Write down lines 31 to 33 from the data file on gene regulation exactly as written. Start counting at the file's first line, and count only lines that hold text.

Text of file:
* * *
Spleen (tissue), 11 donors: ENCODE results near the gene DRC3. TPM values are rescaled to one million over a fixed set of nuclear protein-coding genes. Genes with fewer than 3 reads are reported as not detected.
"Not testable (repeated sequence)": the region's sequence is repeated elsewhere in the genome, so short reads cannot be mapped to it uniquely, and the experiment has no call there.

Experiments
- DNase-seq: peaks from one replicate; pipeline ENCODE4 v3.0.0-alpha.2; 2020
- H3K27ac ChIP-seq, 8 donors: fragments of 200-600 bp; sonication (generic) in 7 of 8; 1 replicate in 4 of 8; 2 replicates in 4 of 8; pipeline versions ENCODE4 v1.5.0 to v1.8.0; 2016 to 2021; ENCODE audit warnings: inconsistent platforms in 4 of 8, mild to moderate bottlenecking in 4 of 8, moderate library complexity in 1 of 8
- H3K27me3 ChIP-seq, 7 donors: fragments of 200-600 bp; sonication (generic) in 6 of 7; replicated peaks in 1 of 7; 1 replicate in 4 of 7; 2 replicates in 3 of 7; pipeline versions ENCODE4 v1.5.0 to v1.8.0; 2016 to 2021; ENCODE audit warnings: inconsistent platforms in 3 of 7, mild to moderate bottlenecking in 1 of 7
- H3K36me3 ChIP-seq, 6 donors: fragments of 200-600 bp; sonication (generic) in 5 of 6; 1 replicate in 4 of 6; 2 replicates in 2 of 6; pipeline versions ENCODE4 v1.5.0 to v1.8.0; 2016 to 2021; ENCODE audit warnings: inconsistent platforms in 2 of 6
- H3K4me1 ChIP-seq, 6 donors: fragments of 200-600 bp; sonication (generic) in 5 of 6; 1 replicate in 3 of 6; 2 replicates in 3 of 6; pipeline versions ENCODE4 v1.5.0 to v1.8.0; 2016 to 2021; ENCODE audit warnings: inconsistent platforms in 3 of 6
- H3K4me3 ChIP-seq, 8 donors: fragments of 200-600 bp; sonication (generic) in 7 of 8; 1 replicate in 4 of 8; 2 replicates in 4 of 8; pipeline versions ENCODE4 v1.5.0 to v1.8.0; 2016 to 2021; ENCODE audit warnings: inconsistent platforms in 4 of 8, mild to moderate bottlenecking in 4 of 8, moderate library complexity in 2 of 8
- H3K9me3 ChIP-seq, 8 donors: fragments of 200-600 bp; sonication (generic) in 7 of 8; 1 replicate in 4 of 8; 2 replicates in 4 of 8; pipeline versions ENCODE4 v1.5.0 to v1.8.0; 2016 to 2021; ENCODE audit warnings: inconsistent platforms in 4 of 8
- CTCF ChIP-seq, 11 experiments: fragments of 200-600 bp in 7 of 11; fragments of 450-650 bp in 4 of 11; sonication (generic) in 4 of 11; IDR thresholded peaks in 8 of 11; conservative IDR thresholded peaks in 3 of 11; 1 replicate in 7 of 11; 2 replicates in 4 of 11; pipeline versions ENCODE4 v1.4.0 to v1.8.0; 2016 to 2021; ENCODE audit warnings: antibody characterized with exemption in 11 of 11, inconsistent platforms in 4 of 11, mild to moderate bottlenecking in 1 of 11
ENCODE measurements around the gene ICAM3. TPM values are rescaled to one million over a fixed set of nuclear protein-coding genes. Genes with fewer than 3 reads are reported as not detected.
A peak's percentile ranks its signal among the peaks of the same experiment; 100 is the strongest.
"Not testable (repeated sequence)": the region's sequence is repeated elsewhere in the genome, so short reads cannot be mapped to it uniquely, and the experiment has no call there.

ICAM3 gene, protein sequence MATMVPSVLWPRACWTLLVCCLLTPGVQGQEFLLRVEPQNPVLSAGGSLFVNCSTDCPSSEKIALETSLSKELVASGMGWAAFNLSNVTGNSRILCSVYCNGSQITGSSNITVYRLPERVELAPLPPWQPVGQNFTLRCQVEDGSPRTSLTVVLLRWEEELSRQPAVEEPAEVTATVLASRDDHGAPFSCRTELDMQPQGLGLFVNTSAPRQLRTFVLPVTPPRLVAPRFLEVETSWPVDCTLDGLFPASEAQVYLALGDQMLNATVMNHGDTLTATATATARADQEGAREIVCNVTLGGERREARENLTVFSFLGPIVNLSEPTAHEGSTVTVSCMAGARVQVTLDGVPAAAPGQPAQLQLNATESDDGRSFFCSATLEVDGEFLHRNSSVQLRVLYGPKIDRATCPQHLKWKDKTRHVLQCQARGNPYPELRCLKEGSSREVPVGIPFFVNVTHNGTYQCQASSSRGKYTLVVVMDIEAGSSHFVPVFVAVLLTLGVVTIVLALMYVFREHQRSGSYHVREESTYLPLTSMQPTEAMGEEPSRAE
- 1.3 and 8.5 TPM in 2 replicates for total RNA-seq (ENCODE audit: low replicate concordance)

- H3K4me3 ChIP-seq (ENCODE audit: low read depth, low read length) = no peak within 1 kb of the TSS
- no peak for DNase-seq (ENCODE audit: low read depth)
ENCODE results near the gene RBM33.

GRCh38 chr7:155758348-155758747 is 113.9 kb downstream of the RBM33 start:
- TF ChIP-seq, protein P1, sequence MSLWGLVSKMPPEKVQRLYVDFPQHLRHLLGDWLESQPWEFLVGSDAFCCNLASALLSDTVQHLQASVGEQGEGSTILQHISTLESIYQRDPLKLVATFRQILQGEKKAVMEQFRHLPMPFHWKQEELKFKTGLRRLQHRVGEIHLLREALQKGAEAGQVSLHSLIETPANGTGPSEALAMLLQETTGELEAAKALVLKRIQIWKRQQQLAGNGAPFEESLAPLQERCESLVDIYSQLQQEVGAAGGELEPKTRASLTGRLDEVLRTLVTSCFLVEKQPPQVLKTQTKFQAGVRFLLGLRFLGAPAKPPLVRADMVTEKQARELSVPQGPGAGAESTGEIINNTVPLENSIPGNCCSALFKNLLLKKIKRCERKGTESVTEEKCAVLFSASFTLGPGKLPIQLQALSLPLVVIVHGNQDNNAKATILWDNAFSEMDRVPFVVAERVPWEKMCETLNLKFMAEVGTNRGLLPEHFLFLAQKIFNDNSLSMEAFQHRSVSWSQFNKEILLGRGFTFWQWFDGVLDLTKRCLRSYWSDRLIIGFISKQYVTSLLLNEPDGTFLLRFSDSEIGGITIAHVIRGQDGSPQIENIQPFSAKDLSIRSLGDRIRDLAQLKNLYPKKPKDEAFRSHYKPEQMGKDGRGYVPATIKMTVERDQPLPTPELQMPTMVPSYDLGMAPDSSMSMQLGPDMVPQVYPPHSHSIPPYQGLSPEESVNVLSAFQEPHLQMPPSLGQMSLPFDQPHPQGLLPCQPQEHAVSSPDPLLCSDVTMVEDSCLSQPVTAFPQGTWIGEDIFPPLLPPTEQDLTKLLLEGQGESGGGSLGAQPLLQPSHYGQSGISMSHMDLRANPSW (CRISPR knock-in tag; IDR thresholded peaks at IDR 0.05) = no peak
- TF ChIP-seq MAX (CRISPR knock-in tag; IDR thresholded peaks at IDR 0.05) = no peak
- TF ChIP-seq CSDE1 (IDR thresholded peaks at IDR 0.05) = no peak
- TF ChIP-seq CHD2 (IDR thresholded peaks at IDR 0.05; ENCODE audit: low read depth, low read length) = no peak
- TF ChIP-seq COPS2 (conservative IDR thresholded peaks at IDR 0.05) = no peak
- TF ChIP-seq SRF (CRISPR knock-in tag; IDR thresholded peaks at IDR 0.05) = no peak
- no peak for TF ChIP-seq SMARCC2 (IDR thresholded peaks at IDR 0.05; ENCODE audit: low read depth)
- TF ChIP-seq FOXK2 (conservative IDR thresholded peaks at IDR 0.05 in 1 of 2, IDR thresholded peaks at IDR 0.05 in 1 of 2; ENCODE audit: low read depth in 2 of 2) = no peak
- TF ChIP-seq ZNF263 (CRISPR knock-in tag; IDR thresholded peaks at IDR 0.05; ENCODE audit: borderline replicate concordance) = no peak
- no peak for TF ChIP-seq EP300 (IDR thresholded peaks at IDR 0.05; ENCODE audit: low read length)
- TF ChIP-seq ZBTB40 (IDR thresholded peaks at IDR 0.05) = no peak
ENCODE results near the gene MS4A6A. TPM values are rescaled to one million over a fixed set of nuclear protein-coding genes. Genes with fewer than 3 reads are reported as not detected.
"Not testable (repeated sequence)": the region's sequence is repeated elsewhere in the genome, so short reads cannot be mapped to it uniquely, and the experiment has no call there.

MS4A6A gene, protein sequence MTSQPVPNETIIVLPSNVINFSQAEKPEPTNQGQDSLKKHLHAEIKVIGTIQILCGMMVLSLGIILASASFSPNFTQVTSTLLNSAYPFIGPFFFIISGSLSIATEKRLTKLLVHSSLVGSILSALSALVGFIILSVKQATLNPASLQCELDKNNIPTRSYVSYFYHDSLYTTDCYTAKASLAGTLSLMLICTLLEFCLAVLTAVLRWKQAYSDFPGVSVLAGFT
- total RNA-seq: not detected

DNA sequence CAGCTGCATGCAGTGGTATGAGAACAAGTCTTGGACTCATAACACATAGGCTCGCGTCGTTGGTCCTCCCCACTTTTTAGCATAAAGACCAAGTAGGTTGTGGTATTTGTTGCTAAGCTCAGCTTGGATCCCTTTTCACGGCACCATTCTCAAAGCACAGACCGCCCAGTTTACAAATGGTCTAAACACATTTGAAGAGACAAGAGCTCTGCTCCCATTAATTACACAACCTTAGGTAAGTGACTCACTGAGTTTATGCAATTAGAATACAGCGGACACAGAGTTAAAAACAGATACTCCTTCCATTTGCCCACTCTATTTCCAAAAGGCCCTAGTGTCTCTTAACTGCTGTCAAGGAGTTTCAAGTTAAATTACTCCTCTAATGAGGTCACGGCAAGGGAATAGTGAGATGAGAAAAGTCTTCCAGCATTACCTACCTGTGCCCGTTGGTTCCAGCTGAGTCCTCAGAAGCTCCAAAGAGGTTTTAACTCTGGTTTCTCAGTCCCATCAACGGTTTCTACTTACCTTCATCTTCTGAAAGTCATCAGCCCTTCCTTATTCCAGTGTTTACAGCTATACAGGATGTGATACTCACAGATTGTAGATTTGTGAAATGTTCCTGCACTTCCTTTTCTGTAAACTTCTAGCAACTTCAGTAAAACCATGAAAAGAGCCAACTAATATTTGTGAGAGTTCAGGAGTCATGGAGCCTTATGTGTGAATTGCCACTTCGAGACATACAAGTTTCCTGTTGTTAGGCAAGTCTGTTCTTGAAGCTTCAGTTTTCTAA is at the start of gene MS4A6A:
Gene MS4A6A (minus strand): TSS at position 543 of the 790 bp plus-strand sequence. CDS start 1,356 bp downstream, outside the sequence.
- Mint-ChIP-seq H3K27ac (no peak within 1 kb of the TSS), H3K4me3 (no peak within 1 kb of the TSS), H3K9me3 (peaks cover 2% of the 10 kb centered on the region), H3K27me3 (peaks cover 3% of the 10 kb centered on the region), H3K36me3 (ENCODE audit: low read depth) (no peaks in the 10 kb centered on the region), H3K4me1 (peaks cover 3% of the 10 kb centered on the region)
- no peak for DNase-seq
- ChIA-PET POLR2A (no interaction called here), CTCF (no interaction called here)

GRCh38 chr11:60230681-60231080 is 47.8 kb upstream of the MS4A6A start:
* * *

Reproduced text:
- TF ChIP-seq ZBTB40 (IDR thresholded peaks at IDR 0.05) = no peak
ENCODE results near the gene MS4A6A. TPM values are rescaled to one million over a fixed set of nuclear protein-coding genes. Genes with fewer than 3 reads are reported as not detected.
"Not testable (repeated sequence)": the region's sequence is repeated elsewhere in the genome, so short reads cannot be mapped to it uniquely, and the experiment has no call there.